I’m hoping it’s going to stretch out a lot. I think everybody’s aiming for that. Because we had a short time to put the record together and a short time to record it, we wanted to get something really concise to show off our arranging and composing skill. I’m really proud that putting it together so quickly, there’s a lot of content jammed into a small amount of space there. It’s all different people who’d never played together before, people coming from different places. I’m certainly thrilled to have gotten to play with one of my heroes, Paul McCandless, who I’ve been following ever since the first Oregon record. I’m looking up at Paul and looking back at these guys.
I know the record’s called ‘Head West,’ but I’m surprised you’re not planning to tour more in the East. I imagine all your schedules are too busy.
It’s almost solely dictated by Michael Kang’s schedule with String Cheese. That band is exploding. It’s getting so popular. It’s on sort of the Dave Matthews track. I think we all hoped to do more with the group. And it may happen. But at this point, it’s just not physically doable. We still haven’t figured out how to get microscopic objects appear in the same place at the same time.
That would have to be with your busy schedule too. Given that schedule, why was Comotion worth doing?
For me, it was the chance to work with Paul and a chance to work with these younger folks that I really enjoyed playing with. I go out as a pretty regular guest of String Cheese. Paul has been also. It’s one of the few cultural groups right now where the younger players, where the young people are really paying attention to and looking up to the older guys and the older guys are actually still doing something vital. I don’t know how many other areas this is happening in. I can’t speak with a lot of knowledge about other specific genres. But it seems to be that with this kind of music from the mid-60s, this kind of instrumental non-specific American vernacular music, that the rest of the world is starting to catch up. It’s not that the younger guys are trying to rebel. They’re actually real interested in what we have to say.
That’s kind of like what it was for you compared to somebody like Stephane Grappelli or Flatt & Scruggs.
Yeah, it’s much like that. They’re actually idolized a lot more, but there is this feeling of an unbroken chain. It almost like classical artists who can trace their mentors back in an unbroken chain. My mentor is David Grisman. He can trace his back to Ralph Rinzler of the Smithsonian Institute. He’s the discoverer of Doc Watson and brought Bill Monroe into the cities. He did so much for American traditional music. These youngsters are actually paying attention to all this, so it’s pretty flattering.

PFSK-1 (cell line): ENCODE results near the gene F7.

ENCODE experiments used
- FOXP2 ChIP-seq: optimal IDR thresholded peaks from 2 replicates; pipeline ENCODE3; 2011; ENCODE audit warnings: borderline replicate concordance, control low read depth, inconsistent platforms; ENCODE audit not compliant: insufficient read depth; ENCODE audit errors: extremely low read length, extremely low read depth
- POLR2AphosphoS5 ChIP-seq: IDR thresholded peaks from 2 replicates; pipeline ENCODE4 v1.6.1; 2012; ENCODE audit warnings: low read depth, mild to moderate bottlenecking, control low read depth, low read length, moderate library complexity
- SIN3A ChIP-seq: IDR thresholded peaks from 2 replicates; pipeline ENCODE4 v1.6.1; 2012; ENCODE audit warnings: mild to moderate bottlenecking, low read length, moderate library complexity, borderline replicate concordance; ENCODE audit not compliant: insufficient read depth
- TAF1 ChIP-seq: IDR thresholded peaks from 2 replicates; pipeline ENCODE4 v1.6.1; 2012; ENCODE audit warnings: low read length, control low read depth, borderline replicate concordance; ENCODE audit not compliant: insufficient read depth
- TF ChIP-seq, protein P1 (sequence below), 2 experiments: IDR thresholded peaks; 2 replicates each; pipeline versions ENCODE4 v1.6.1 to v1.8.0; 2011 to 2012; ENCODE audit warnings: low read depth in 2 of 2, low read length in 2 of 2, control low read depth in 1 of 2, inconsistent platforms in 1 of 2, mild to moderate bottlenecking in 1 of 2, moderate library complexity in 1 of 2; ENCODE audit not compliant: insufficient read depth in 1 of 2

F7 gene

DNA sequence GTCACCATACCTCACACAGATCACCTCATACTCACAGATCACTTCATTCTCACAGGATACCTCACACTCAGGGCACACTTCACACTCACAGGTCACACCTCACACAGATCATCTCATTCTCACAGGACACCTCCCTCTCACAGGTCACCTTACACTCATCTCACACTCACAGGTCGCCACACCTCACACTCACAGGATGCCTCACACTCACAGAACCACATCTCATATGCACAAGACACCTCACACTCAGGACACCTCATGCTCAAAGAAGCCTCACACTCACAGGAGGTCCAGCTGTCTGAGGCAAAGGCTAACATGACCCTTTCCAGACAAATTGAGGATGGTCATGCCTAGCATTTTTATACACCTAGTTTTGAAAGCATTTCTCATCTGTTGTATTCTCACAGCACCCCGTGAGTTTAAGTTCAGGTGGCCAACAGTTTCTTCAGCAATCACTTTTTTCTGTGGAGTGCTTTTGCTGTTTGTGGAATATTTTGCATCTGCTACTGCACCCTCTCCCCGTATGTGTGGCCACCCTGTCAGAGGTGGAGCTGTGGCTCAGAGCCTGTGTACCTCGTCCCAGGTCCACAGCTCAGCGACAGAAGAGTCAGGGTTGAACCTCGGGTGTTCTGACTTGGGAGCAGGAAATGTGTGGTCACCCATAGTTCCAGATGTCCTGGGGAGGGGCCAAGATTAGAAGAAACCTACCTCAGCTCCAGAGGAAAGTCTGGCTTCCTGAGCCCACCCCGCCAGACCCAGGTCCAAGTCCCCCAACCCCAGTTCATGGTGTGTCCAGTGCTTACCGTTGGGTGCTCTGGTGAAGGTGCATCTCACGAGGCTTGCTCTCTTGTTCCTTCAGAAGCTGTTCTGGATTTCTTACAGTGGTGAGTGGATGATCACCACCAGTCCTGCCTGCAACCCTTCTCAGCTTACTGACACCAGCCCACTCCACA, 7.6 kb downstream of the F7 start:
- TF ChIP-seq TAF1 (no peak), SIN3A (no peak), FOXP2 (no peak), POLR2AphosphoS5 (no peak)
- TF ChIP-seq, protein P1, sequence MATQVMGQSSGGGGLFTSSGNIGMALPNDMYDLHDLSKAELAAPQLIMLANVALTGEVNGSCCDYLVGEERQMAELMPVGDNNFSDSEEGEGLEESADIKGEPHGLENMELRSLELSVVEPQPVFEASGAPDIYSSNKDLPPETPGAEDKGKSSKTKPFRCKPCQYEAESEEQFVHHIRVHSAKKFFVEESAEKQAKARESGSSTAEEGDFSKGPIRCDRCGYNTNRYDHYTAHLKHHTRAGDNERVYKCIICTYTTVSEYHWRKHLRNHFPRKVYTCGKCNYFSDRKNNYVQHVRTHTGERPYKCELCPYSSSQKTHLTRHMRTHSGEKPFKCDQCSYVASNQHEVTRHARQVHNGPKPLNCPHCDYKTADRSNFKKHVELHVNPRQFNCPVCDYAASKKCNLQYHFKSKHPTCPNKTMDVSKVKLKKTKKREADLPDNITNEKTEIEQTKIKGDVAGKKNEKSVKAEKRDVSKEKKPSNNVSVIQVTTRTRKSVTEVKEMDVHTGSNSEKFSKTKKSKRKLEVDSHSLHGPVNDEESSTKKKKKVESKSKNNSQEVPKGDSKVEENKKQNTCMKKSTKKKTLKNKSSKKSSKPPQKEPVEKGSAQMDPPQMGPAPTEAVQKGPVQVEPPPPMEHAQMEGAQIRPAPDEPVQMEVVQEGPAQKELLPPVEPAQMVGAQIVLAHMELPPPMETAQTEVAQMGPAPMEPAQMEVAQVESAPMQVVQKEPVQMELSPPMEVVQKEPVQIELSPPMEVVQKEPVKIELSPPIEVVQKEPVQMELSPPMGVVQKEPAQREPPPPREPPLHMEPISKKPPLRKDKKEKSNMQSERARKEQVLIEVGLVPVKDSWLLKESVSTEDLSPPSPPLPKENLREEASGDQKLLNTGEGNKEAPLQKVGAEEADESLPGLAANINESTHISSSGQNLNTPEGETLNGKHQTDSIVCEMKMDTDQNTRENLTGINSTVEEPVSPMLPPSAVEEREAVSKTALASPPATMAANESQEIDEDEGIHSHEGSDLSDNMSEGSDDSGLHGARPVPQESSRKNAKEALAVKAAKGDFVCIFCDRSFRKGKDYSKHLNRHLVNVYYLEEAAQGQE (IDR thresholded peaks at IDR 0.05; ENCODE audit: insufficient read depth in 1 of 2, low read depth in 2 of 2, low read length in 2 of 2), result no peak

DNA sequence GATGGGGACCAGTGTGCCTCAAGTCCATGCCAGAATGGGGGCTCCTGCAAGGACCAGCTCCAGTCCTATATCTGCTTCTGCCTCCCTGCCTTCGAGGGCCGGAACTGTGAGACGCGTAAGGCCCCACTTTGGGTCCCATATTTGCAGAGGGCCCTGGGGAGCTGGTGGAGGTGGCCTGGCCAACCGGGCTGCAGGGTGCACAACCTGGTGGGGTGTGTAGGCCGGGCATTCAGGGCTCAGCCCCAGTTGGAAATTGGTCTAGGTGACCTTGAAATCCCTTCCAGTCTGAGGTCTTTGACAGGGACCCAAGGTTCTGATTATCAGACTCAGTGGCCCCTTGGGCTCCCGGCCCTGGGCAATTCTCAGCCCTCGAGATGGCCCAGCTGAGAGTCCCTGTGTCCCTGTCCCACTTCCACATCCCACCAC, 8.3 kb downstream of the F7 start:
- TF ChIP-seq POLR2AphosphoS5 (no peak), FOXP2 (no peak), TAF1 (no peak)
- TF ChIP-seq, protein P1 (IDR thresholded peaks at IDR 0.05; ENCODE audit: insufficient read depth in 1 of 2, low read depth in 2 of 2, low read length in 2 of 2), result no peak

Is it almost like, yet not quite as commercial, as what Pete Seeger calls ‘the folk scare’ of the 1960s?
It’s proceeding in a somewhat different way, I think.
Yeah. That’s something that Sam Bush did, bring the stuff into the realm of accessibility. It’s really not out of the direction. Most folk music, certainly fiddle tunes, were meant for dancing. So in a way, instead of it being this great artistic statement, it’s actually somewhat in its original realm. There’s huge bunches of young folks who are interested in this stuff, but they don’t know what they’re hearing, they don’t know why they’re interested. They just like it because it isn’t Seagrams pushing it on them or whatever huge corporation. It feels like a grass-roots movement; although it could be co-opted at any time if people could just figure out how to do that. Certainly this MP3 business is a way.
But a lot of these kids remind me of when I first picked up a John Mayall and the Bluesbreakers record when I was 13 years old. I was like, ‘Wow, what the heck is this? It sounds a little bit like what I’ve been listening to but not really.’ And then on the back of the record, they start talking about Robert Johnson and I’m like, ‘Who’s that?’ And so you get into Robert Johnson and you just follow that. I think a lot of these kids may be on that same path. The vast majority of them will probably just move onto something else, but at least they’ll have gotten some exposure to music with a roots orientation.